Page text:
The William Reese Company has issued their Bulletin 50: Picturing the 20th Century. There are many photographic works offered here, but "picturing" does not mean photographs exclusively, not even artistic representations. Much of the picturing is also accomplished through words. What you will "see" here are some of the events and personalities of this century that so changed the world, and of which most of us witnessed a part, be it large or small. No century saw the advancements in knowledge, science and technology that even come close to those of the twentieth, leaving one to imagine how much farther we will have traveled by the end of the twenty-first. Here are a few of these "pictures."
We will begin with a picture that truly is one in the sense of a photograph, and it is a very large one. Actually, it is several combined to create a very big one. Its caption title is Portland Oregon from the Heights West of the City Looking East. This is how Portland looked in 1903. Portland was already a substantial city at the time, having crossed the 100,000 population mark and growing rapidly. Still, it has changed markedly, now six times that size in the city alone, with many more in suburban communities that barely existed at this time. The western heights provide a spectacular birds-eye view of the city. The panoramic image is composed on 14 silver prints 7" x 9" in size, yielding a panorama that is 126 inches in length when open. The photographer was L. C. Henrichsen, of whom Reese tells us he was born in Denmark, moved to Portland in 1861, and had a long career as a prominent jeweler and optician. Item 4. Priced at $4,500.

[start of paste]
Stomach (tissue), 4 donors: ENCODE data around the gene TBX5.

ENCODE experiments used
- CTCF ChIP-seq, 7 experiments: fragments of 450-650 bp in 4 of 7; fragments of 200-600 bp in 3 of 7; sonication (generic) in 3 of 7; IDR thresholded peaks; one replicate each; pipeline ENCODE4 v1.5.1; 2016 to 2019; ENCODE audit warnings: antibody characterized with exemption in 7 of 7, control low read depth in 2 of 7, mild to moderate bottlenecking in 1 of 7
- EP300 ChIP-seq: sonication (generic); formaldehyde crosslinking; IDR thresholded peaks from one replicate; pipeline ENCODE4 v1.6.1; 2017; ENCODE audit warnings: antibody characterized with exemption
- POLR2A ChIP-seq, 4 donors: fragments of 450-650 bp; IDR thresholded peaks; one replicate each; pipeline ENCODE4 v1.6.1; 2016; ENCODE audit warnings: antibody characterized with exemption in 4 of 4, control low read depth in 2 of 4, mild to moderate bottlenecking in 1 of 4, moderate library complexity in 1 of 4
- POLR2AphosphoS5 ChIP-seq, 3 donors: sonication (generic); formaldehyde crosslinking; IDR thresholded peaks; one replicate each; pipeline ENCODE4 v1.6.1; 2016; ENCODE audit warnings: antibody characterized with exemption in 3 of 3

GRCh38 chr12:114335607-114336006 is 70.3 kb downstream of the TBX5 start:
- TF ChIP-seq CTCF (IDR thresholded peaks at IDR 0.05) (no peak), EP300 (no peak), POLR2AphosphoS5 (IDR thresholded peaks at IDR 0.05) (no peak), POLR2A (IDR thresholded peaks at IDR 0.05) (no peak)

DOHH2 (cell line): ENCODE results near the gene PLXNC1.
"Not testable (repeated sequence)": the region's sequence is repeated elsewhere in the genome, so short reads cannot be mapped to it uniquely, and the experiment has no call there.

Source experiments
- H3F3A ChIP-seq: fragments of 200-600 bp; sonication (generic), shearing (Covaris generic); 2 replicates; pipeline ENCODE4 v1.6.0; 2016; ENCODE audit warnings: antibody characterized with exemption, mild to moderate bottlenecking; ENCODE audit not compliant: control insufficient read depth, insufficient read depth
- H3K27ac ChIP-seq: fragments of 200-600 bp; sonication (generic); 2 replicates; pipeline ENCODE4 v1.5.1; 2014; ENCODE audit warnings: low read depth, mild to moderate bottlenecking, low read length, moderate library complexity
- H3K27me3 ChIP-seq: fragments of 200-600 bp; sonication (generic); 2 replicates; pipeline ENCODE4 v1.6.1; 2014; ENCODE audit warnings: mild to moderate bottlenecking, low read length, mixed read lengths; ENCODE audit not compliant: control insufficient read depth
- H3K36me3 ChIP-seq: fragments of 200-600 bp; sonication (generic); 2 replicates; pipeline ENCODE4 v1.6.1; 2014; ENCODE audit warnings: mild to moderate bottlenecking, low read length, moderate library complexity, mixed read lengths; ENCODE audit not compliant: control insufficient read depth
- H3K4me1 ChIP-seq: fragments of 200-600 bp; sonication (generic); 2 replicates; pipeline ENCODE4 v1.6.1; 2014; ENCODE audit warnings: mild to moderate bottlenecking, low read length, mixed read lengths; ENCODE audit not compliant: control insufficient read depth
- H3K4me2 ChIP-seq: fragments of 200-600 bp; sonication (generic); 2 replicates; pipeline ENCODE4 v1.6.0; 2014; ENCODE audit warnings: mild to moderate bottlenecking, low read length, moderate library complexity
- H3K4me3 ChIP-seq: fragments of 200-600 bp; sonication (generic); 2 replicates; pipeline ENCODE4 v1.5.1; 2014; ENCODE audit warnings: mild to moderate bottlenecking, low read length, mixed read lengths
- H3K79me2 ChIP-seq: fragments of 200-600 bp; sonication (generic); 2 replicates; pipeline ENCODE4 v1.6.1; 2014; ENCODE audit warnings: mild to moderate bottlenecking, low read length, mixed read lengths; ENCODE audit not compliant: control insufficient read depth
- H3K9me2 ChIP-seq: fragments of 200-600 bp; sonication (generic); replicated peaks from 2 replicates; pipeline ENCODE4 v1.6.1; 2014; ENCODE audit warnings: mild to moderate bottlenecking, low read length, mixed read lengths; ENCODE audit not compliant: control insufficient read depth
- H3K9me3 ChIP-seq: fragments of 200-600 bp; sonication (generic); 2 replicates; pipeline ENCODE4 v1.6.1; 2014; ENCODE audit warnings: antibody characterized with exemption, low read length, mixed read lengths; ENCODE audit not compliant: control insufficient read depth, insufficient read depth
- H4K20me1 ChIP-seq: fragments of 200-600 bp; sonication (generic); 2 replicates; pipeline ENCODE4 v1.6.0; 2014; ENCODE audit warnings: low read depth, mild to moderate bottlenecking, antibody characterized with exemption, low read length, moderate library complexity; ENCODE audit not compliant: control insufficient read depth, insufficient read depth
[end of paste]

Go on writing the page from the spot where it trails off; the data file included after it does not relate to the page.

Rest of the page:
This next item uses artwork, and a lot of it, to picture the 20th century. Actually, it's supposed to depict events of the 19th century, but it is from the perspective of the 20th century, not the 19th. It is a look at imaginary events from the Old West, the one we imagined in the 20th century rather than the 19th century reality. Item 18 is a collection of 71 original painted illustrations for covers of the British magazine the Buffalo Bill Novels. It ran for a total of 342 issues from 1918-1932. These are the work of Robert Prouse, and they are quite good. They display William Cody in all sorts of exciting and dangerous adventures that never occurred. Bill was a scout and buffalo hunter in the 1870s, and quite accomplished at what he did, but his life was never anything so dramatic as how it came to be depicted. He quickly learned that he could make more money presenting an exaggerated view of the Old West to eastern, and later European, audiences. He toured with his Wild West show, which was enormously popular on both sides of the Atlantic, spawning off side projects such as this British series. Item 18. $55,000.
This one will give you a sinking feeling: Shipping Casualties (Loss of the Steamship "Titanic."). This is the first edition of the official report of that titanic disaster the night of April 15, 1912. This report covers such factors as the ship's technical specifications and journey as well as the tragedy itself that sent it to the bottom of the sea with the majority of its passengers. The report notes, "the ship's pumps could not possibly have coped, so that the damage done to these five compartments alone inevitably sealed the doom of the ship." Item 10. $2,750.